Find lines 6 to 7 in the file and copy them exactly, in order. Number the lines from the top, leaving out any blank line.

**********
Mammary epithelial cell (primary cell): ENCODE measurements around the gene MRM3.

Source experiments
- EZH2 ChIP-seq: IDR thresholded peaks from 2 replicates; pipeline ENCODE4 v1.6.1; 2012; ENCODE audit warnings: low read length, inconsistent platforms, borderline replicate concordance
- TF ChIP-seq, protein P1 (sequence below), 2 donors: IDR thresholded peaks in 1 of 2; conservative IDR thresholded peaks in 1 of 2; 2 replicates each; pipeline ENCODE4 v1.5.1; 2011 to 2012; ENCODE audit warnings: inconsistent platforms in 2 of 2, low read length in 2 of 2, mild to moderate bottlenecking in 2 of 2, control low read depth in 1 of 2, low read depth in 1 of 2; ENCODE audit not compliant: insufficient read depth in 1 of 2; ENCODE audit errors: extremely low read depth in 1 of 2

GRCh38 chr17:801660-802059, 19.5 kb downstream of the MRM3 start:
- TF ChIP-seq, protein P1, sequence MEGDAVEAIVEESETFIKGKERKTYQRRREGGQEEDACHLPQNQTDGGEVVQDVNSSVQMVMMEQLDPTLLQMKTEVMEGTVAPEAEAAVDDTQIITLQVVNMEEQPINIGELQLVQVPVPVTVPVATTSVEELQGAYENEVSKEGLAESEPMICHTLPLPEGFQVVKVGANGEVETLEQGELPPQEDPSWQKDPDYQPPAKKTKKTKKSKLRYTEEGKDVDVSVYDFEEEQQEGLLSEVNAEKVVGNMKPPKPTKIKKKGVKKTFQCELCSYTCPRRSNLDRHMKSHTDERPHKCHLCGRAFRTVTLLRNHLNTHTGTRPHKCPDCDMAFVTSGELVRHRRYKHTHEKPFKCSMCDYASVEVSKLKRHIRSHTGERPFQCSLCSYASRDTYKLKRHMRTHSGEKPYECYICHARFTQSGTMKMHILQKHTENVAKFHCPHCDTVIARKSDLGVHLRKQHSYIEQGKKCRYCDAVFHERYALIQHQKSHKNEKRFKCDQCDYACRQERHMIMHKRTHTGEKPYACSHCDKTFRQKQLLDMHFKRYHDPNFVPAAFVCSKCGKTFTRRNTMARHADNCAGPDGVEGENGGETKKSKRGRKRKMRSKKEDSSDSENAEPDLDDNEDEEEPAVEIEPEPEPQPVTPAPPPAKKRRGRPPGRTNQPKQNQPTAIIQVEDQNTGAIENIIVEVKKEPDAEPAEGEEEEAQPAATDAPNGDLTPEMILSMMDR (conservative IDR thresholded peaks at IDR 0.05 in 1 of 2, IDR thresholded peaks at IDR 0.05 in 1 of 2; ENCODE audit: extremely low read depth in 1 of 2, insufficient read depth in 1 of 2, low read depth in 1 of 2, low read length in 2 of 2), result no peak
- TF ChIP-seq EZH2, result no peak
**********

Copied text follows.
- TF ChIP-seq, protein P1, sequence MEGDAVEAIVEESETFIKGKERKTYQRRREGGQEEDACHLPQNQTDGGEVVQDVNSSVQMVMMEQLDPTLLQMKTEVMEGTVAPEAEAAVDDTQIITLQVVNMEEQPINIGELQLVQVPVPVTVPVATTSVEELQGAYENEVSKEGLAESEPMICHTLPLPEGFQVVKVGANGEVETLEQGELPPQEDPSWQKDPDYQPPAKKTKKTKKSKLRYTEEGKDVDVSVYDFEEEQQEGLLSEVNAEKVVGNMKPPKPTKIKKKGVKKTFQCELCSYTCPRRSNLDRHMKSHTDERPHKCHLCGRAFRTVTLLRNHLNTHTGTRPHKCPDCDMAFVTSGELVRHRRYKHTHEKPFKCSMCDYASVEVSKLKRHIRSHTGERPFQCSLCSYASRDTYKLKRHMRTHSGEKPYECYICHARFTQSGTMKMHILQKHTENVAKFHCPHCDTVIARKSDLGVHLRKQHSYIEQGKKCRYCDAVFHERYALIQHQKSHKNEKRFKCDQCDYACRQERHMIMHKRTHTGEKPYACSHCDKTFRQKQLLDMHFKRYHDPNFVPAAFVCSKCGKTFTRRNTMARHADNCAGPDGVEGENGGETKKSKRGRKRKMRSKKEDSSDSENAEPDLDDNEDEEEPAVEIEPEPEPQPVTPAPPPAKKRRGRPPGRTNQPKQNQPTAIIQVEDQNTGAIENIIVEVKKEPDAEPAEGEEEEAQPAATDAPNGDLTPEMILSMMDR (conservative IDR thresholded peaks at IDR 0.05 in 1 of 2, IDR thresholded peaks at IDR 0.05 in 1 of 2; ENCODE audit: extremely low read depth in 1 of 2, insufficient read depth in 1 of 2, low read depth in 1 of 2, low read length in 2 of 2), result no peak
- TF ChIP-seq EZH2, result no peak